PREA 2015 Data
The following are definitions of Sexual Abuse, Non-Consensual Acts, Sexual Misconduct, and Sexual Harassment, per Department of Justice (DOJ) Survey of Sexual Violence (SSV):
Abusive Sexual Contact (Client-on-Client) - Contact of any person without their consent or of a person unable to consent or refuse. Contact between the penis and vagina or penis and anus including penetration, however slight; or contact between mouth and penis, vagina, or anus; or penetration of the anus or genital opening of another person by a hand, finger, or other object.
Nonconsensual Sexual Acts (Client-on-Client) - Contact of any person without their consent or of a person unable to consent or refuse. Intentional touching, either directly or through clothing, of the genitalia, anus, groin, breast, inner thigh, or buttocks of any person.
Sexual Harassment (Client-on-Client) - Repeated and unwelcome sexual advances, requests for sexual favors, or verbal comments, gestures, or actions of a derogatory or offensive sexual nature by one inmate directed toward another.
Staff Sexual Misconduct (Staff-on-Client) - Any behavior or act of a sexual nature directed toward an inmate by an employee, volunteer, official visitor, or agency representative. Romantic relationships between staff and inmates are included. Consensual or nonconsensual sexual acts include: intentional touching of the genitalia, anus, groin, breast, inner thigh, or buttocks with the intent to abuse, arouse, or gratify sexual desire; or completed, attempted, threatened, or requested sexual acts; or occurrences of indecent exposure, invasion of privacy, or staff voyeurism for sexual gratification.
Staff Sexual Harassment (Staff-on-Client) - Repeated verbal statements, comments, or gestures of a sexual nature to a client by an employee, volunteer, contractor, official visitor, or agency representative, including: demeaning references to gender or derogatory comments about body or clothing; or profane or obscene language or gestures
ICCS hired its first PREA Coordinator in 2015 with an eye towards complete compliance with the standards and better education and training for both staff and clients. Due to this, statistical information going back is not as accurate. But when comparing the number of allegations in 2015 (15) to 2014 (7), it is impossible to ignore the increase in allegations. This seems to be a trend throughout corrections though as clients are receiving more education about PREA and knowledge of it is becoming more main stream.
Three new cameras were added to the Kendall Facility in 2015. These were added to give better views to two shorter hallways and a staircase that were largely in blind spots. In addition to these three cameras, a second PTZ (Point, Tilt, Zoom) camera replaced an older stationary camera in the courtyard and two cameras with fuzzy pictures were replaced with better functioning cameras. Multiple older cameras were also replaced with cameras with wider angles to increase the viewing area.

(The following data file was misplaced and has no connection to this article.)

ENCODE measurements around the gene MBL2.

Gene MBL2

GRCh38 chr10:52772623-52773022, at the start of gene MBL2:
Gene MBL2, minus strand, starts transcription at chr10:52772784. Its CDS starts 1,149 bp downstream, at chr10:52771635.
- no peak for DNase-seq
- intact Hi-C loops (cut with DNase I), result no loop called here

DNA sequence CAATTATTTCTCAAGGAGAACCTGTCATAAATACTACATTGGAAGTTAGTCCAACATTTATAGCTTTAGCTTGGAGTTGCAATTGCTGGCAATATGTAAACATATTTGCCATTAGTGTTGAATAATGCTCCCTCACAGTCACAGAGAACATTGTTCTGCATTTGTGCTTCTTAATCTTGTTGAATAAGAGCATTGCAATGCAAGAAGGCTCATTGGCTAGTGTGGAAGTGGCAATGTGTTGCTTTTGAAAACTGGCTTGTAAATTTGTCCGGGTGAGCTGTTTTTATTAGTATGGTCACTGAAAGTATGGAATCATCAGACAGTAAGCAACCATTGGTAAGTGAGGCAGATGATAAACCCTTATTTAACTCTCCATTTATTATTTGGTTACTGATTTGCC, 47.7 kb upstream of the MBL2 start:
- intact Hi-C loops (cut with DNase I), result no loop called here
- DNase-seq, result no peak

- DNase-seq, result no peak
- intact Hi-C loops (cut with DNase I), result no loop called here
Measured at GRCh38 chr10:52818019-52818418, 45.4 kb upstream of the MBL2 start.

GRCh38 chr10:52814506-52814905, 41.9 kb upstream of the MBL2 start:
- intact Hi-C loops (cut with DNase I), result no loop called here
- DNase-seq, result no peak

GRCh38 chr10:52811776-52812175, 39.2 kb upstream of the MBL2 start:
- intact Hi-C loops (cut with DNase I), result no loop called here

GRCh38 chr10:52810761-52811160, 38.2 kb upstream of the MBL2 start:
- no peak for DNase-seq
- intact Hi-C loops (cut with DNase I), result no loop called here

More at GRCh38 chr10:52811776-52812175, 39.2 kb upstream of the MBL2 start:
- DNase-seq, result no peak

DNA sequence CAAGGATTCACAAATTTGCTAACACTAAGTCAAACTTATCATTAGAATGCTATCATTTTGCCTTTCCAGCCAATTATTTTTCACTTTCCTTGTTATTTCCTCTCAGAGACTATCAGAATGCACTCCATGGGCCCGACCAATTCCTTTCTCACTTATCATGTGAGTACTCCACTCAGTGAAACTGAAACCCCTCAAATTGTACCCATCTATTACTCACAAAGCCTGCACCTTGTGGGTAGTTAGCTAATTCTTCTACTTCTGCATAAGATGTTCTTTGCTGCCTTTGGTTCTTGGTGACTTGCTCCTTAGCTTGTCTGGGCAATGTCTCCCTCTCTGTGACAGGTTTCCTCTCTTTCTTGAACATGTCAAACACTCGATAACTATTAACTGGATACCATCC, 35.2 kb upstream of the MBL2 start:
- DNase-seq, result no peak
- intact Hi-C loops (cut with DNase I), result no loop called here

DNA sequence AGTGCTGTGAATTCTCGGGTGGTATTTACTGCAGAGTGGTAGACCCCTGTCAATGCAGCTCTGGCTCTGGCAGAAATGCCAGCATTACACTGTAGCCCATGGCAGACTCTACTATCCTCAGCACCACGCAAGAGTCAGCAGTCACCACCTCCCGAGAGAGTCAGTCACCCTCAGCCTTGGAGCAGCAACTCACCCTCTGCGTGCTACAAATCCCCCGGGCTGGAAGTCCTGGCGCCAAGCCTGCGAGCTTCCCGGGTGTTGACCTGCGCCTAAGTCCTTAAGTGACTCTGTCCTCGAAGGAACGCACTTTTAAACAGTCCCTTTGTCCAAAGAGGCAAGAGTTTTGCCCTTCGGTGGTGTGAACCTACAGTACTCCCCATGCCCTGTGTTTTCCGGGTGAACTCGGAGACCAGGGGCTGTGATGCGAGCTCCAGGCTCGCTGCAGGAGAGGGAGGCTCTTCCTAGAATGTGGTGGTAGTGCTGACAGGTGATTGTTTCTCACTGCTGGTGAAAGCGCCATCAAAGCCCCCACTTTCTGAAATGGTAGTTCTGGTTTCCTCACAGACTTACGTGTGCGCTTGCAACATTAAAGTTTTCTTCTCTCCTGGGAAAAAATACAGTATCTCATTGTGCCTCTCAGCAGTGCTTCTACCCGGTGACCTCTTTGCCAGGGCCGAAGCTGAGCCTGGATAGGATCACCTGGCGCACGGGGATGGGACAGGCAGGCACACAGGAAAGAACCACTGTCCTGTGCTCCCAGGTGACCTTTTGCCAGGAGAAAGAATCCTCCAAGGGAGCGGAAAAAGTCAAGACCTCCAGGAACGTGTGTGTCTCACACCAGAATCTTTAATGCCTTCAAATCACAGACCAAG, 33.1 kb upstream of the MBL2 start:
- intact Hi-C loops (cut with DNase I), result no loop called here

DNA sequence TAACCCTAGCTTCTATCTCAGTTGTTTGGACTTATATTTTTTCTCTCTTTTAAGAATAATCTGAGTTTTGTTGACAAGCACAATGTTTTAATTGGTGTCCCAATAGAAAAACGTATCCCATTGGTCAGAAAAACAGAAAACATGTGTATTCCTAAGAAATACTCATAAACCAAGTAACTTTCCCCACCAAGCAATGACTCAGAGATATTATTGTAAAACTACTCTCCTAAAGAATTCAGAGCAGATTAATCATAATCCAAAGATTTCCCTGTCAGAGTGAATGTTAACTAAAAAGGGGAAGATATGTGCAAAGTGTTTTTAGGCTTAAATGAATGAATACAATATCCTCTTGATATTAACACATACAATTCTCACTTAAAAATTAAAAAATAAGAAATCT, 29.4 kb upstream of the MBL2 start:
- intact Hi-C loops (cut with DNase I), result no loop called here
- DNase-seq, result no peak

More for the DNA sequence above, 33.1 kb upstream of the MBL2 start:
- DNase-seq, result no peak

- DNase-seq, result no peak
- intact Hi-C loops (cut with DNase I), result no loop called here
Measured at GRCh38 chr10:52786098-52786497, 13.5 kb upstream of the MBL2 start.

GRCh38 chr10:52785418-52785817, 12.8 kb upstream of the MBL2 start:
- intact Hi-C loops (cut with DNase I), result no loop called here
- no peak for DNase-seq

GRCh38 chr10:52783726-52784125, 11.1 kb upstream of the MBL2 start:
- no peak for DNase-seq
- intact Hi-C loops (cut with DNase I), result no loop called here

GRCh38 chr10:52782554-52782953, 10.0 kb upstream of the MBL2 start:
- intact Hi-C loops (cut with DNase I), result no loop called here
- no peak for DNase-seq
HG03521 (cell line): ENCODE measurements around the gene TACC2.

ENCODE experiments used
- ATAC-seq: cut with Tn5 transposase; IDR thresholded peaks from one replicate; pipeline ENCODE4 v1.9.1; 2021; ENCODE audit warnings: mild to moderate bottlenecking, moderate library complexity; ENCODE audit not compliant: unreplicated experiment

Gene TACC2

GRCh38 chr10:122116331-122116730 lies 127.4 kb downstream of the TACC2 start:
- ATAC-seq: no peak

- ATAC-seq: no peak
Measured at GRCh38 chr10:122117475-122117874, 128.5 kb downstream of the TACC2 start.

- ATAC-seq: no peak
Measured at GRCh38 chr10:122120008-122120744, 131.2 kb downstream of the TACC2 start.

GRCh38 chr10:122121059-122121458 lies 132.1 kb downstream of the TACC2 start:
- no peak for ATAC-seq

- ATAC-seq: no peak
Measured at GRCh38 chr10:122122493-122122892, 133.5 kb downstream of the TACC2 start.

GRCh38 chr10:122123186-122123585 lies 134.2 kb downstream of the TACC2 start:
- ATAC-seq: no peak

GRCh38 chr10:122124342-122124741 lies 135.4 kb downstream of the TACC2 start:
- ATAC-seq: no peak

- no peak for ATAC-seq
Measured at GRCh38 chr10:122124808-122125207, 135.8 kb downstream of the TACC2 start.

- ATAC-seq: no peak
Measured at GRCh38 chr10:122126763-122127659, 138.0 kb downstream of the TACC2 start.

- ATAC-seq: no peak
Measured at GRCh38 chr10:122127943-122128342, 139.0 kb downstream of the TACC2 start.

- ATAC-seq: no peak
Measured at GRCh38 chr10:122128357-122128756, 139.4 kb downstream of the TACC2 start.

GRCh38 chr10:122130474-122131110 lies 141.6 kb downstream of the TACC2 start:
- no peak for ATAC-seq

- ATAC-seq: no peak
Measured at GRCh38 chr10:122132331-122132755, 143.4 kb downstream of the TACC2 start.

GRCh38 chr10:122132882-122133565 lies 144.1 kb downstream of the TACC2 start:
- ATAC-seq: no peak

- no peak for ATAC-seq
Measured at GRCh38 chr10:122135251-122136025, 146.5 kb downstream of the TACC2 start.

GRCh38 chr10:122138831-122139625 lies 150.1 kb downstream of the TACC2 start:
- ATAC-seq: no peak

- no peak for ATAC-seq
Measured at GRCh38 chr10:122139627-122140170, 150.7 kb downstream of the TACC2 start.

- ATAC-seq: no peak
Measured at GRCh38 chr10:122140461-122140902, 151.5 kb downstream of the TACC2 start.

There were also numerous laundry room and utility closets that had their doors removed so that the interior of these rooms could be seen by anyone walking by, without anyone having the ability to close the door to hide from view.
The West Facility replaced all their cameras with higher definition cameras that also gave us more functionality. While the existing cameras were replaced, there were seven new cameras added. Two other camera placements were moved to give fuller views of different areas as well.
More improvements are being made to the Weld, Pueblo, and Montrose County facilities, but those changes are being made in 2016.
Upon reviewing the allegations for the Kendall Facility from 2015, all of the allegations occurred in areas where cameras cannot be placed (bathrooms, shower rooms, and living quarters). This is similar to years past. When examining each allegation separately, there does not appear to be an underlining theme that calls for any fundamental shift in the day to day operations of the facility.
At the West facility, each of the allegations differs in nature, showing no trend in security deficiencies.
At our Weld County facility, the nature of the unsubstantiated allegations made against staff members has shown a greater need for training and education.
Our Pueblo facility only had one unsubstantiated allegation, which has resulted in more supervision over newer staff members.
And our Montrose facility was allegation-free in all of 2015.
Looking at all these facilities combined, the most prevalent need appears to just be a greater amount of training provided to staff members. Our new PREA Coordinator has created a personalized training that is more specific to ICCS and each facility’s dynamics and layouts.